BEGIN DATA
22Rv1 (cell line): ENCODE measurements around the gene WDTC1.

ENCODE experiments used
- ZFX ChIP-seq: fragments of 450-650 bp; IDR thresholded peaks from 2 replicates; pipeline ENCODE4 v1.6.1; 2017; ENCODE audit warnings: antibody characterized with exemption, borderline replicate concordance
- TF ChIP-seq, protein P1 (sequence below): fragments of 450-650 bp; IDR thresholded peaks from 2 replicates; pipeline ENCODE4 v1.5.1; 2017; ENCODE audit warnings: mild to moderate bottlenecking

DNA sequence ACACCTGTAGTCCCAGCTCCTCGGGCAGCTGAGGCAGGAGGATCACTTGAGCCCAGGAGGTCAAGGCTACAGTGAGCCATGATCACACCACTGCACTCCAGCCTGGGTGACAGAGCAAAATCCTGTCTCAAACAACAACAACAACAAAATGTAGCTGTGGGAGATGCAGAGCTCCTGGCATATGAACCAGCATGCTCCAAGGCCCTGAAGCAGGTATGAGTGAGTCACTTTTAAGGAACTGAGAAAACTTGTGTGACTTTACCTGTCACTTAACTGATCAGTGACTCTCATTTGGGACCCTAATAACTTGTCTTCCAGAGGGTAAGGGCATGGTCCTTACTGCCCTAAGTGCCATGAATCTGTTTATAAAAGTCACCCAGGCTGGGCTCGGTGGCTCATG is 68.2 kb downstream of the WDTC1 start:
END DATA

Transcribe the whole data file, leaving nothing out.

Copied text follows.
22Rv1 (cell line): ENCODE measurements around the gene WDTC1.

ENCODE experiments used
- ZFX ChIP-seq: fragments of 450-650 bp; IDR thresholded peaks from 2 replicates; pipeline ENCODE4 v1.6.1; 2017; ENCODE audit warnings: antibody characterized with exemption, borderline replicate concordance
- TF ChIP-seq, protein P1 (sequence below): fragments of 450-650 bp; IDR thresholded peaks from 2 replicates; pipeline ENCODE4 v1.5.1; 2017; ENCODE audit warnings: mild to moderate bottlenecking

DNA sequence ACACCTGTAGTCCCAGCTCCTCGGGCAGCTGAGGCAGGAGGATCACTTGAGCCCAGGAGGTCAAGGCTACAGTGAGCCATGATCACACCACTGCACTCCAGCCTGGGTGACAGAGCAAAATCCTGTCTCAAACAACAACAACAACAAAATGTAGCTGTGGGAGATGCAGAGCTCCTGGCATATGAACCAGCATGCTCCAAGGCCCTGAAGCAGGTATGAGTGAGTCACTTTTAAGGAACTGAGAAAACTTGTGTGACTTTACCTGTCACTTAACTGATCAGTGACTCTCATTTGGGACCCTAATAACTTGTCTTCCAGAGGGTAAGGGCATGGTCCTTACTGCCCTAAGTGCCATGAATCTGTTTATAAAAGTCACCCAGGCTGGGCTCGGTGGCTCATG is 68.2 kb downstream of the WDTC1 start: